English novelist and historian (1836–1901)
- Many a young fellow has found himself in a similar predicament, but I doubt whether anyone ever became so desperately hungry as I did on that day. I recollect that, having rashly eaten up my sausage before eight o'clock, I felt a sinking towards twelve; it was aggravated by the savoury smell of roast meat which steamed from the cookshops and dining-rooms as I walked along the streets. About one o'clock I gazed with malignant envy on the happy clerks who could go in and order platefuls of the roast and boiled which smoked in the windows, and threw a perfume more delicious than the sweetest strains of music into the streets where I lingered and looked. And at two I observed the diners come out again, walking more slowly, but with an upright and satisfied air, while I -- the sinking had been succeeded by a dull gnawing pain -- was slowly doubling up. At half-past two I felt as if I could bear it no longer. I had been walking about, trying different offices for a clerkship. I might as well have asked for a partnership. But I could walk no more.
- This work fascinates me more than anything else I have ever done. I've been walking about London for the last thirty years, and I find something fresh in it every day.
- October 2, 1897: To-Day, "An Interview with Sir Walter Besant" , p. 262
- I lay it down as one of the distinctive characteristics of a good story that it pleases--or rather, seizes--every period of life; that the child, and his elder brother, and his father, and his grandfather, may read it with like enjoyment.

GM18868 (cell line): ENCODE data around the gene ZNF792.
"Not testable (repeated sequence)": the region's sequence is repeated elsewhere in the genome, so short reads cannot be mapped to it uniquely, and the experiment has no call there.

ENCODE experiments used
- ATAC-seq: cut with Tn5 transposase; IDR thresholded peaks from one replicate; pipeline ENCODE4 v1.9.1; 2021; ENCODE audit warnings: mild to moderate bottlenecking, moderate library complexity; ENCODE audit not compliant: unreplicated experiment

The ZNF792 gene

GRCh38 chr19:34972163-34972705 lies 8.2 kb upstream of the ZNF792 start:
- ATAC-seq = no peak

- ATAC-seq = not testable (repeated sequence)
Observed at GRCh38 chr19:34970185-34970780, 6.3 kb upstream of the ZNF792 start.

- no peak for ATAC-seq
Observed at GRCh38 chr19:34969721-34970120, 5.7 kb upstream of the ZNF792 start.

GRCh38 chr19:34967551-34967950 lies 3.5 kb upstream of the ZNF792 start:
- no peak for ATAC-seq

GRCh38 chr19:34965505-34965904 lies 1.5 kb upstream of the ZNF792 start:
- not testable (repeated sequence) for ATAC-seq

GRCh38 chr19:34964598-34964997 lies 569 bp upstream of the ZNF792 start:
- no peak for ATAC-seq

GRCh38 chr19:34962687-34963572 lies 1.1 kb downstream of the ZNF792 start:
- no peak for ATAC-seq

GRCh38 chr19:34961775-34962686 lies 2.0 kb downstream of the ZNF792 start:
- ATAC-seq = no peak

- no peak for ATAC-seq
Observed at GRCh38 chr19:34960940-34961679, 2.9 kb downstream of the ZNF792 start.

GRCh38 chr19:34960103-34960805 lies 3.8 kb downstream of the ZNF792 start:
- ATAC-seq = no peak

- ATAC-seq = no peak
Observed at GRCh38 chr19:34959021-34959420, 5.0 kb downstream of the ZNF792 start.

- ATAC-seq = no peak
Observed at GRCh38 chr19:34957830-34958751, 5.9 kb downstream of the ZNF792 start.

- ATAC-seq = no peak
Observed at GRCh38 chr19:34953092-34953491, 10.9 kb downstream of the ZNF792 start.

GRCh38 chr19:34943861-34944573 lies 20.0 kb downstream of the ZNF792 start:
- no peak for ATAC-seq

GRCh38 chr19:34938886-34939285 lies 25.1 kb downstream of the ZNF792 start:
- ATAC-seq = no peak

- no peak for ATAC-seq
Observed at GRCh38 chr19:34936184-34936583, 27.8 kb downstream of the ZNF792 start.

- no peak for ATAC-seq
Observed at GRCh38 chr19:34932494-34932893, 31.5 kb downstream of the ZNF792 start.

- June, 1898: The Literary News, "Some Novels Loved of Novelists" 
- The procession from Newgate to Tyburn used to pass along Broad Street, and halt at the great gate of the hospital, in order that the condemned man might take his last draught of ale on earth.
- Great and Little Wild Streets are called respectively Old and New Weld Streets by Strype. Weld House stood on the site of the present Wild Court, and was during the reign of James II occupied by the Spanish Embassy. In Great Wild Street Benjamin Franklin worked as a journeyman printer.
Quotes about Besant edit
- Sir Walter Besant's work--his novels, records of fact, and, not least, the keen business instinct which led to the incorporation of the Society of Authors--is so widely known and appreciated that it would seem impertinent even to summarise it.
- October 2, 1897: To-Day, An Interview with Sir Walter Besant  p. 262
- Sir Walter Besant was a short, stout, thick-set man. His hair was iron-gray, he wore a full beard and had a ruddy face. His large, clear eyes looked at you through gold-rimmed spectacles. His manner was simple and sincere; his words were direct and to the point. He was a type of the John Bull whom we all love...Whether his talk was founded on fact or fancy, it was essentially worth while. As the physical Walter Besant gave the impression of "heart of oak," so did his conversation; there was not a "cranky," morbid, or meaningless thing about it.
- July, 1901: New Outlook, The Founder of the People's Palace  p. 571
- Other writers, such as Benjamin Disraeli, contended that an unbridgeable gap existed between the English rich and poor, but Besant claimed that individuals possessed the ability to advance socially if they received philanthropic assistance.
- 2003: Stade et al, Encyclopedia of British Writers, 19th Century p. 25